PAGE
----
For the Colorado Rockies, there are now even more questions about what the roster might look like when the 2021 season opens.
Two big bombshells of Colorado Rockies news dropped on Wednesday afternoon, and both certainly add intrigue about the conditions of two key pieces of the roster as thoughts begin to turn toward next season.
First, reliever Scott Oberg, who missed the entire 2020 season with a lower back strain and blood clots in his right arm, underwent arterial thoracic outlet syndrome on Wednesday in hopes that he would be ready for spring training in 2021. It is hoped that the surgery will be able to help control the clots that Oberg has battled in three of his seasons (along with 2016 and 2019) with the Rockies.
“The hope is, and we have faith, that he will be ready to go by spring training, if not the first day I think soon thereafter, at 100 percent level again,” manager Bud Black told Rox Pile and other media members on Wednesday afternoon. “Time will tell as we go through October and we go through November, and the healing process and the rehab process, but the indications are that he should be ready to go by spring training.”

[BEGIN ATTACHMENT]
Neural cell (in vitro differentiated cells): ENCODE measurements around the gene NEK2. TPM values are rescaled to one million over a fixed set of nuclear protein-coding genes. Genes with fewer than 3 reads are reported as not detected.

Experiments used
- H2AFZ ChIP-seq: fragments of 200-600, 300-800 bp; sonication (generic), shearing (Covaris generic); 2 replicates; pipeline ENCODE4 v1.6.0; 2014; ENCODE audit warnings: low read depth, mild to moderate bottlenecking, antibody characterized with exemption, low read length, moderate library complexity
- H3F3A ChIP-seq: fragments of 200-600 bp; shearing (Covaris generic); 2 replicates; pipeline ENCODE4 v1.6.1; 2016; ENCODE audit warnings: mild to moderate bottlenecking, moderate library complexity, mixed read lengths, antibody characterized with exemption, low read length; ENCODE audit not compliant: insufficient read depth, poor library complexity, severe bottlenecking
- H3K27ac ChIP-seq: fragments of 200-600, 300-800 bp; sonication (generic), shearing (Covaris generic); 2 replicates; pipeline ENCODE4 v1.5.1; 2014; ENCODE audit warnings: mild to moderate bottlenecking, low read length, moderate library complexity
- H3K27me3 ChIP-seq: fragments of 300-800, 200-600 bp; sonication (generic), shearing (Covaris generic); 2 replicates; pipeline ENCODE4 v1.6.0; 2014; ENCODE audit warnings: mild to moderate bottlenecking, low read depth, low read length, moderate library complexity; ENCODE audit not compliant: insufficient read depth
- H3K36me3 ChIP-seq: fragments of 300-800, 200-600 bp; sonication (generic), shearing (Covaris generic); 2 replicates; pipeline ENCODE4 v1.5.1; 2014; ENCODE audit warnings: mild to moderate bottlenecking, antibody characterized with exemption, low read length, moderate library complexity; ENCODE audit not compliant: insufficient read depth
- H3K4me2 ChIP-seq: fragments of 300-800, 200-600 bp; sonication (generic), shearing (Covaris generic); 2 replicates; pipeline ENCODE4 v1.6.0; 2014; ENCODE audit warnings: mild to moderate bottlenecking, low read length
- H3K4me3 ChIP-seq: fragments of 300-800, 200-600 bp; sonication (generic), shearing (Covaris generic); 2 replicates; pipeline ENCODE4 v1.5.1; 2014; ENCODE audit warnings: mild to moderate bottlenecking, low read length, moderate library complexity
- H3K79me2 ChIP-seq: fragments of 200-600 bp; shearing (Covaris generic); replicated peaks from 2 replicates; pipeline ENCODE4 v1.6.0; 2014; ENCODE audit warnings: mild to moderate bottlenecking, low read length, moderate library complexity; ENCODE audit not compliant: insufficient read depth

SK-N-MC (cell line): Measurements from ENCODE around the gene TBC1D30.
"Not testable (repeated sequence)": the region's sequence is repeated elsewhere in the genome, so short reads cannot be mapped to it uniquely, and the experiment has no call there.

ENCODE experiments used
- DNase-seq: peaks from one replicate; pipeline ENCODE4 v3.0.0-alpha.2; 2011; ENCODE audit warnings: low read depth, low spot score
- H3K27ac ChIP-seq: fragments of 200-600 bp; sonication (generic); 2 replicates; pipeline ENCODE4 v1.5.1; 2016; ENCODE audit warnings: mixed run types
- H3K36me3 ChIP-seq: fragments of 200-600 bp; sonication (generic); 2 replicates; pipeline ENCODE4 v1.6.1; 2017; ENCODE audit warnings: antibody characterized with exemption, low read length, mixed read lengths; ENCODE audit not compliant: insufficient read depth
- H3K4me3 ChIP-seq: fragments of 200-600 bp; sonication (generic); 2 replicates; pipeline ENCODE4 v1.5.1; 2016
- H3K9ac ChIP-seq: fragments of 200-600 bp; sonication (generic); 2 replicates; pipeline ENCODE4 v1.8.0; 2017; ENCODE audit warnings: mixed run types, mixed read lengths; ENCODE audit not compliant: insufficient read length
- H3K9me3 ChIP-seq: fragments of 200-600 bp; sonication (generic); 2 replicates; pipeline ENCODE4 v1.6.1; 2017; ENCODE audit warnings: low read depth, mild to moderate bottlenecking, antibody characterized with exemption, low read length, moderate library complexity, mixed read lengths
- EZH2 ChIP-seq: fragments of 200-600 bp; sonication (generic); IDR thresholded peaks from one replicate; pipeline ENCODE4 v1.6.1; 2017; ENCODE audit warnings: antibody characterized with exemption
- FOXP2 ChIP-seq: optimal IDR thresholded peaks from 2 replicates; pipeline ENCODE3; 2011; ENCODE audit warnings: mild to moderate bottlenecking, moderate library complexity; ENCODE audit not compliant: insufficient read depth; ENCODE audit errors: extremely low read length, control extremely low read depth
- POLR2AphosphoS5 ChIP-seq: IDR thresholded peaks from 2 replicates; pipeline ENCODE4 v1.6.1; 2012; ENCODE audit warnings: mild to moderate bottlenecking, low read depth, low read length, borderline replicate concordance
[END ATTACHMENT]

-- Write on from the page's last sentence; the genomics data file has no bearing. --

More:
It’s a dicey proposition for the 30-year-old Oberg and it’s a chance the Rockies will take, seeing what a disaster the 2020 bullpen has been overall. Colorado needs not only a healthy Oberg to return to the mound, but also a productive Oberg as well. His success in the past for the Rockies is one of the reasons why the team signed him to a three-year, $13 million deal during winter meetings.
Oberg hasn’t pitched for the Rockies since August 16, 2019, and the Colorado bullpen has desperately needed his steadiness ever since. Daniel Bard has filled in for Oberg as the closer for the majority of this season, and it would be a shock if the Rockies didn’t work to resign Bard for the 2021 campaign. An effective Bard and a healthy Oberg would strengthen the Colorado bullpen significantly … but neither are guarantees for the 2021 season.
Can Oberg recover in the offseason and be ready for spring training? That will honestly be one of the biggest questions hovering over the status of the bullpen heading into next season and could well impact how Colorado decides to address offseason needs.